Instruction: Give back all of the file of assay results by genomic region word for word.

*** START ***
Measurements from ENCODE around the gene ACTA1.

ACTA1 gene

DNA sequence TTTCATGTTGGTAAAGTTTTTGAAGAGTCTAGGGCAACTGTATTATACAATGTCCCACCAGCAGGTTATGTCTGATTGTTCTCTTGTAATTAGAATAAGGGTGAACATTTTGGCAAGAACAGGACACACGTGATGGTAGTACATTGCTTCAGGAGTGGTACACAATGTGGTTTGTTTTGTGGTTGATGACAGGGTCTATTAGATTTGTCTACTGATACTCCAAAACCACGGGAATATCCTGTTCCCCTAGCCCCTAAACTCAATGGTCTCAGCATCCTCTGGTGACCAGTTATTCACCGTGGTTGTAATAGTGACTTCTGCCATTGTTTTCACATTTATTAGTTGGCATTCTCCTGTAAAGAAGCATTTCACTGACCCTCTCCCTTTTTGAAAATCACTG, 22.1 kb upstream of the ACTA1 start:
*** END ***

Measurements from ENCODE around the gene ACTA1.

ACTA1 gene

DNA sequence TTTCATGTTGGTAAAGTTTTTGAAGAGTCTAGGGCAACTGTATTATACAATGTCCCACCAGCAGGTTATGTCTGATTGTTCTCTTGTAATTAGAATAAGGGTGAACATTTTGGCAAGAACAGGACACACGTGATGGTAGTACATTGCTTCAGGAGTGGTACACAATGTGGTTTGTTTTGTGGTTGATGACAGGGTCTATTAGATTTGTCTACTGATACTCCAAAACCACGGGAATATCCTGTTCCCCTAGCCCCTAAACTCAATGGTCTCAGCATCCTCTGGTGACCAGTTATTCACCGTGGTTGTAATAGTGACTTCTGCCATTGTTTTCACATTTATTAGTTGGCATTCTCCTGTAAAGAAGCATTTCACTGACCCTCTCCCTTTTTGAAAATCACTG, 22.1 kb upstream of the ACTA1 start: